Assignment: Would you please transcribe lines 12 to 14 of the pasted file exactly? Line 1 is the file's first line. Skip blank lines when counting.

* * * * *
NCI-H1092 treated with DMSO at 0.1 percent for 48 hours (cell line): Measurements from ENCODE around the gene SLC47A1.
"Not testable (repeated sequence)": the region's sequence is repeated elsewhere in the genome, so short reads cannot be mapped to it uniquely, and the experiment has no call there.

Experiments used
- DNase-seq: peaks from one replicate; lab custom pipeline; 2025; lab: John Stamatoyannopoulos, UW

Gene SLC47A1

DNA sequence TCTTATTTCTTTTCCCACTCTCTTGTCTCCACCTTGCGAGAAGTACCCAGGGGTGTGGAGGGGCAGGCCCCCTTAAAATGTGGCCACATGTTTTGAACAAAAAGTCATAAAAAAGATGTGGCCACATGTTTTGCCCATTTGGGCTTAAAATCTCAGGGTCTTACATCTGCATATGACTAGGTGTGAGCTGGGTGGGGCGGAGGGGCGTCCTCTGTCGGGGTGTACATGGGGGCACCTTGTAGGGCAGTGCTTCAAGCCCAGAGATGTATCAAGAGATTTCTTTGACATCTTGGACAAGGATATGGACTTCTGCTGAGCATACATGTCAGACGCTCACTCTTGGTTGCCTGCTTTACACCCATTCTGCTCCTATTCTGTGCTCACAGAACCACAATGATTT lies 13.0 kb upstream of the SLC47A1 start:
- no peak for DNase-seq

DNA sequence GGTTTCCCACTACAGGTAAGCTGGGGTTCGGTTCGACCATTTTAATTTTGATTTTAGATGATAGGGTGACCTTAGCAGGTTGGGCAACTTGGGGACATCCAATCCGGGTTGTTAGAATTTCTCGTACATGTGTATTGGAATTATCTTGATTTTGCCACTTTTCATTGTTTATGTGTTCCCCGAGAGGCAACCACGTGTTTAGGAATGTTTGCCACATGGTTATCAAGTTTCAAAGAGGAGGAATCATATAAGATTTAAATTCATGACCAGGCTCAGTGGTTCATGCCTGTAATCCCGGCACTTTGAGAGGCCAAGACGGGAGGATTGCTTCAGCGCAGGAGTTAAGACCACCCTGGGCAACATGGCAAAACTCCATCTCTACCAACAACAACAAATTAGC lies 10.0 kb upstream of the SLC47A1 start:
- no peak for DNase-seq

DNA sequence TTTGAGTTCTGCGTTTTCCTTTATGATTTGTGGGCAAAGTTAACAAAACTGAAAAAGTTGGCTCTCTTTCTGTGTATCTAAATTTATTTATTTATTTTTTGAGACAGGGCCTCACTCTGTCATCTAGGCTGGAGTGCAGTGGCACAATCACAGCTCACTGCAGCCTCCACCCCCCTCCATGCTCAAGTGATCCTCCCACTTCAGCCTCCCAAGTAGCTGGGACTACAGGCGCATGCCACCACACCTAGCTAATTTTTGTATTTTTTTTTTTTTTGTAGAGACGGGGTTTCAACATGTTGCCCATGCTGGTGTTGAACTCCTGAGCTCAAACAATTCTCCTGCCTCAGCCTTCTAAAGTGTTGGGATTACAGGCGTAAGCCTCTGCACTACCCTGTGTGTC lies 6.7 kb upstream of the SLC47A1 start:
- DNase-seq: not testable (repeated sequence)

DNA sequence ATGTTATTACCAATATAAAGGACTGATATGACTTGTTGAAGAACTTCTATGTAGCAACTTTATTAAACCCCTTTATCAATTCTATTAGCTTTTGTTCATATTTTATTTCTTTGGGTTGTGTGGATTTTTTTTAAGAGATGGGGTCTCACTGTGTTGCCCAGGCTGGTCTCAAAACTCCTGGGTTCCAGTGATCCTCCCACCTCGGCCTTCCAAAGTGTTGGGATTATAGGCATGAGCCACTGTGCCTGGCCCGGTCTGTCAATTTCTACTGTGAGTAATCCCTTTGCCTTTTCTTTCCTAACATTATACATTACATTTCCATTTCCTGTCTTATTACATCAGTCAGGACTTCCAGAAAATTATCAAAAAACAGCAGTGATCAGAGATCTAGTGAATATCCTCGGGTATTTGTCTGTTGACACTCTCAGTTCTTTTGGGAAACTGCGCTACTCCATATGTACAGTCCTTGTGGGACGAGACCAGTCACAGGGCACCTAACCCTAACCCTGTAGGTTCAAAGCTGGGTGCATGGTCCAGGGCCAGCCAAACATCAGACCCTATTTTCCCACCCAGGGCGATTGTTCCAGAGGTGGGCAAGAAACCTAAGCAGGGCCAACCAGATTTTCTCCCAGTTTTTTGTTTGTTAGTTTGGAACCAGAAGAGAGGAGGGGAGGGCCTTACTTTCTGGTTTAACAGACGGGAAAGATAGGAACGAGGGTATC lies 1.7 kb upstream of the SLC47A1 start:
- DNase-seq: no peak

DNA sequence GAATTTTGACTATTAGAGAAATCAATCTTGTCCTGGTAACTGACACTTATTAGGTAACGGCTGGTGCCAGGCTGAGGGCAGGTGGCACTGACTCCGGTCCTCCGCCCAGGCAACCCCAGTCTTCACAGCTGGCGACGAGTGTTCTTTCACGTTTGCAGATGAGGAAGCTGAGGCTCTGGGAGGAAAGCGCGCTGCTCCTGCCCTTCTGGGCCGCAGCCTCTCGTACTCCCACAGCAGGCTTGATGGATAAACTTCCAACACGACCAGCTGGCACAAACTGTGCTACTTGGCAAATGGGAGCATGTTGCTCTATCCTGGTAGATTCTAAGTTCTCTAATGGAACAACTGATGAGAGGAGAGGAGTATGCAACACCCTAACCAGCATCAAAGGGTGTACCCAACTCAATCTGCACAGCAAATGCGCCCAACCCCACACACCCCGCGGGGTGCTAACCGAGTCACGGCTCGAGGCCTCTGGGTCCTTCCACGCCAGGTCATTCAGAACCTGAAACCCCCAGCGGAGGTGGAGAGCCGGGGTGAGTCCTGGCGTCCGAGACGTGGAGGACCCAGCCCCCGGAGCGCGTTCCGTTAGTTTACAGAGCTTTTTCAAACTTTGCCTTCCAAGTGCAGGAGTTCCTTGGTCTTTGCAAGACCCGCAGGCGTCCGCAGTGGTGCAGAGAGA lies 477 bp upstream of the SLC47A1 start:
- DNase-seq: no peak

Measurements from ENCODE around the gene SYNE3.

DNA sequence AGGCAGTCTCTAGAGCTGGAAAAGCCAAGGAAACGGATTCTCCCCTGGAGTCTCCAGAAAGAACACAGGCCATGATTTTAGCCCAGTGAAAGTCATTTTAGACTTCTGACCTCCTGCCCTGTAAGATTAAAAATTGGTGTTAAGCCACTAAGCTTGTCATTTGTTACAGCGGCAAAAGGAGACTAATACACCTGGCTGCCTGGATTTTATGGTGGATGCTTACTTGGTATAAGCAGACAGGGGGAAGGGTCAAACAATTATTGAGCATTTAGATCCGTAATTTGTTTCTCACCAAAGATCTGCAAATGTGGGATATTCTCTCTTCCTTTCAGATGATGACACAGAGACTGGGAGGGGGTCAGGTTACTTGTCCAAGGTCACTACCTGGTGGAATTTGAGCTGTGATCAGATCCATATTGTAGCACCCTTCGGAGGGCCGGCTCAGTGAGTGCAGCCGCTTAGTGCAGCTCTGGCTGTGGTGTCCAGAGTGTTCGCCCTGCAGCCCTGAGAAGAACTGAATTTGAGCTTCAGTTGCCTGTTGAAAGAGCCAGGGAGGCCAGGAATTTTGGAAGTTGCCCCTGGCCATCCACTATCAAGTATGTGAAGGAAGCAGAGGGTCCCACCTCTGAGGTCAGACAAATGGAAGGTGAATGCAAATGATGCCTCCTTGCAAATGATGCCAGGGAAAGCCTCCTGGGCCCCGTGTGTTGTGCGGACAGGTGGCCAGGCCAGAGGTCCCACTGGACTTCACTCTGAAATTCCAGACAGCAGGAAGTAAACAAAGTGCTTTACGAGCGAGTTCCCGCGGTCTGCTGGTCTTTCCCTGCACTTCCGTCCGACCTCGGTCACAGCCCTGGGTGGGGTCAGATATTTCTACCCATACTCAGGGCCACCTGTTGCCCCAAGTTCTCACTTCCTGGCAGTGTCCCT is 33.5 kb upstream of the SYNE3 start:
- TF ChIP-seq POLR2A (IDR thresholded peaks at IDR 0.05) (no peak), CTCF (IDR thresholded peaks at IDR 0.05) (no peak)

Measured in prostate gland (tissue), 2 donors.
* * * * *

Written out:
DNA sequence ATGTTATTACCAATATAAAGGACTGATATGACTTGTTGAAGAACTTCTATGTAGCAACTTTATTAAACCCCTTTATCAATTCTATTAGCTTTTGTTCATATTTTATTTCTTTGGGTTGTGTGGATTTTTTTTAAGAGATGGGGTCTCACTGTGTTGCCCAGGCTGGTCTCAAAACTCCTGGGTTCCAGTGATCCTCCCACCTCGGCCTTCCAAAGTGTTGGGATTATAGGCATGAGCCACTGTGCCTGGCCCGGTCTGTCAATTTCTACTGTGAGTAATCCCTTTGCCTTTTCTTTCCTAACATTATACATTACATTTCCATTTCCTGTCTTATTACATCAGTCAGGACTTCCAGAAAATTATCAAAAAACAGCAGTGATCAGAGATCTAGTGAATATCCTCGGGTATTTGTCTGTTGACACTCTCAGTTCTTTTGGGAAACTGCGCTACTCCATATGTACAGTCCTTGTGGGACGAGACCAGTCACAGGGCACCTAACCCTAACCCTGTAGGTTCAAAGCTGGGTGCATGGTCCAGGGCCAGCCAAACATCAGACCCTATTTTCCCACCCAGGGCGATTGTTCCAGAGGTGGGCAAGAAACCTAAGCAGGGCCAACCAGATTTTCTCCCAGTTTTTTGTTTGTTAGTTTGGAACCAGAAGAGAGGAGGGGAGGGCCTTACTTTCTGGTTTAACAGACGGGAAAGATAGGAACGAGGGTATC lies 1.7 kb upstream of the SLC47A1 start:
- DNase-seq: no peak

DNA sequence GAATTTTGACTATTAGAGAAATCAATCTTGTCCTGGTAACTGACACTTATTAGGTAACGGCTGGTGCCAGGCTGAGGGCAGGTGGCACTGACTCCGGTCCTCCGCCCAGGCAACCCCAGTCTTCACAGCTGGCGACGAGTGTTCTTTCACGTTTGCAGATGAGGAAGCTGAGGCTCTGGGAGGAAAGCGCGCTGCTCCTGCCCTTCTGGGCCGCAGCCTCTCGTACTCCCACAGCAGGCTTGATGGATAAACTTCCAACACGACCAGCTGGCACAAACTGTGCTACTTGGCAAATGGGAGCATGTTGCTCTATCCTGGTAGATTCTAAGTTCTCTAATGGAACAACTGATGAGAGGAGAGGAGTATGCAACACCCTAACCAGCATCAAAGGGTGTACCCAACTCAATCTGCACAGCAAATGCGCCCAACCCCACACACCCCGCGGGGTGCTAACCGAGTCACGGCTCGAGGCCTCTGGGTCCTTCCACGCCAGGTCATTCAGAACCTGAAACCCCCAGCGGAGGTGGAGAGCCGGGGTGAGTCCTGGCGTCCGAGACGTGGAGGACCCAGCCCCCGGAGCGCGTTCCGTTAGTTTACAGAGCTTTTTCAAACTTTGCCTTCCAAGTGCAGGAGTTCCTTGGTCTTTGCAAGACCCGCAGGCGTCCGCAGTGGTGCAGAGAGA lies 477 bp upstream of the SLC47A1 start: